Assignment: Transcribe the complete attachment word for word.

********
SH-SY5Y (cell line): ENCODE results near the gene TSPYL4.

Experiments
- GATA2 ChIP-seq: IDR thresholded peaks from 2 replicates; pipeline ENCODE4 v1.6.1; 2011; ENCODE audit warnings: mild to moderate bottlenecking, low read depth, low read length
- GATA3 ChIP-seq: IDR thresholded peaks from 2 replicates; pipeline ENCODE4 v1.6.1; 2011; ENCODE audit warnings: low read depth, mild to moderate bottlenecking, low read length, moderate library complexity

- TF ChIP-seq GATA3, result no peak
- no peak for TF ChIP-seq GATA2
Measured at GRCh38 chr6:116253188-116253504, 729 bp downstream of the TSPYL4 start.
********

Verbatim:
SH-SY5Y (cell line): ENCODE results near the gene TSPYL4.

Experiments
- GATA2 ChIP-seq: IDR thresholded peaks from 2 replicates; pipeline ENCODE4 v1.6.1; 2011; ENCODE audit warnings: mild to moderate bottlenecking, low read depth, low read length
- GATA3 ChIP-seq: IDR thresholded peaks from 2 replicates; pipeline ENCODE4 v1.6.1; 2011; ENCODE audit warnings: low read depth, mild to moderate bottlenecking, low read length, moderate library complexity

- TF ChIP-seq GATA3, result no peak
- no peak for TF ChIP-seq GATA2
Measured at GRCh38 chr6:116253188-116253504, 729 bp downstream of the TSPYL4 start.